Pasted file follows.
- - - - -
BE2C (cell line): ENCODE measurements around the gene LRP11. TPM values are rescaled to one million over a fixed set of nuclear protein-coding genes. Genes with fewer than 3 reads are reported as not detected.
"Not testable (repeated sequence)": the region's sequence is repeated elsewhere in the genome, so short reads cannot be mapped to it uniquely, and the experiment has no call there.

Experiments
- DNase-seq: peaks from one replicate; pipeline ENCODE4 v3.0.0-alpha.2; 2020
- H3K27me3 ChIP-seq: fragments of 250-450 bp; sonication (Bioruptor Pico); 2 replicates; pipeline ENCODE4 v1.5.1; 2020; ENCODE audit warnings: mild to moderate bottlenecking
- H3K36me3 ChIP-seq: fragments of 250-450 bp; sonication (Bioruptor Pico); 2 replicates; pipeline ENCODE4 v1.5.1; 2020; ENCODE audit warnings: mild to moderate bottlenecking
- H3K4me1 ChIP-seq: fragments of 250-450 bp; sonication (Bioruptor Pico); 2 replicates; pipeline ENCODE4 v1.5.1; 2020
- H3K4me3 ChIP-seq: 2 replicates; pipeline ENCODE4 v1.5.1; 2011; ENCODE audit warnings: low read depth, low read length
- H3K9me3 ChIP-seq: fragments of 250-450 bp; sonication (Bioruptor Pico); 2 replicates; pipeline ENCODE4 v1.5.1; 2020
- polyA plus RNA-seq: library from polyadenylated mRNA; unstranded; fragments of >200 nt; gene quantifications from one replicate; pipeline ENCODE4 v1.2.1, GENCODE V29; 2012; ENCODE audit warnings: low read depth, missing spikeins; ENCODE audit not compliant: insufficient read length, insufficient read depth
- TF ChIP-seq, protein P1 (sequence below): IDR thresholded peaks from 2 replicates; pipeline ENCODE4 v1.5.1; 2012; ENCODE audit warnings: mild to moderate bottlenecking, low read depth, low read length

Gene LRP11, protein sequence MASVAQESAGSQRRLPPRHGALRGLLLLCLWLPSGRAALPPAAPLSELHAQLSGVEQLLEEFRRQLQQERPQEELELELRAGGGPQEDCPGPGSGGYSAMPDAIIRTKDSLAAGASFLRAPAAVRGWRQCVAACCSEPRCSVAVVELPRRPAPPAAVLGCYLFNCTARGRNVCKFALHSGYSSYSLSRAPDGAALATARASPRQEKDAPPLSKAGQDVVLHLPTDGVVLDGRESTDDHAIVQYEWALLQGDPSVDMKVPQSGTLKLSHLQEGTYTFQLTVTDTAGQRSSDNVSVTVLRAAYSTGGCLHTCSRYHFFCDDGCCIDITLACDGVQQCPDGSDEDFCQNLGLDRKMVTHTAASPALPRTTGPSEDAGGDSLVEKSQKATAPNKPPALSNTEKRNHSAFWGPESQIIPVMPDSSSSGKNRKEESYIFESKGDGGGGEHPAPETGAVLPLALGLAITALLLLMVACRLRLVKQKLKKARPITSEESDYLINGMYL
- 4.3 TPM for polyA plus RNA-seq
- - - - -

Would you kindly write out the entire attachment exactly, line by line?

BE2C (cell line): ENCODE measurements around the gene LRP11. TPM values are rescaled to one million over a fixed set of nuclear protein-coding genes. Genes with fewer than 3 reads are reported as not detected.
"Not testable (repeated sequence)": the region's sequence is repeated elsewhere in the genome, so short reads cannot be mapped to it uniquely, and the experiment has no call there.

Experiments
- DNase-seq: peaks from one replicate; pipeline ENCODE4 v3.0.0-alpha.2; 2020
- H3K27me3 ChIP-seq: fragments of 250-450 bp; sonication (Bioruptor Pico); 2 replicates; pipeline ENCODE4 v1.5.1; 2020; ENCODE audit warnings: mild to moderate bottlenecking
- H3K36me3 ChIP-seq: fragments of 250-450 bp; sonication (Bioruptor Pico); 2 replicates; pipeline ENCODE4 v1.5.1; 2020; ENCODE audit warnings: mild to moderate bottlenecking
- H3K4me1 ChIP-seq: fragments of 250-450 bp; sonication (Bioruptor Pico); 2 replicates; pipeline ENCODE4 v1.5.1; 2020
- H3K4me3 ChIP-seq: 2 replicates; pipeline ENCODE4 v1.5.1; 2011; ENCODE audit warnings: low read depth, low read length
- H3K9me3 ChIP-seq: fragments of 250-450 bp; sonication (Bioruptor Pico); 2 replicates; pipeline ENCODE4 v1.5.1; 2020
- polyA plus RNA-seq: library from polyadenylated mRNA; unstranded; fragments of >200 nt; gene quantifications from one replicate; pipeline ENCODE4 v1.2.1, GENCODE V29; 2012; ENCODE audit warnings: low read depth, missing spikeins; ENCODE audit not compliant: insufficient read length, insufficient read depth
- TF ChIP-seq, protein P1 (sequence below): IDR thresholded peaks from 2 replicates; pipeline ENCODE4 v1.5.1; 2012; ENCODE audit warnings: mild to moderate bottlenecking, low read depth, low read length

Gene LRP11, protein sequence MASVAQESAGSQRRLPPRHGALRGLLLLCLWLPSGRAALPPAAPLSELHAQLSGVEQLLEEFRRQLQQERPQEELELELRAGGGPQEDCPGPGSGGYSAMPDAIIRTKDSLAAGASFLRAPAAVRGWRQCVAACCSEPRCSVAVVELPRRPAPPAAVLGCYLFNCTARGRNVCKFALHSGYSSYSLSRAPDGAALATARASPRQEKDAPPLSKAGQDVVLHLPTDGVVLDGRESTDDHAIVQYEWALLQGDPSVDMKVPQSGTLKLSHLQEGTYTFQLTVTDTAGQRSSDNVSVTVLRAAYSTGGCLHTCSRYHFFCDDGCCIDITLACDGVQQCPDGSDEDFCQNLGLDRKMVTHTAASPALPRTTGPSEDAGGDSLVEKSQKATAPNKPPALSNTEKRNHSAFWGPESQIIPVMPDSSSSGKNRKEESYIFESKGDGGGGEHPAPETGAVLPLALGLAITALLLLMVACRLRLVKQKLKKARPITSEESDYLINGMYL
- 4.3 TPM for polyA plus RNA-seq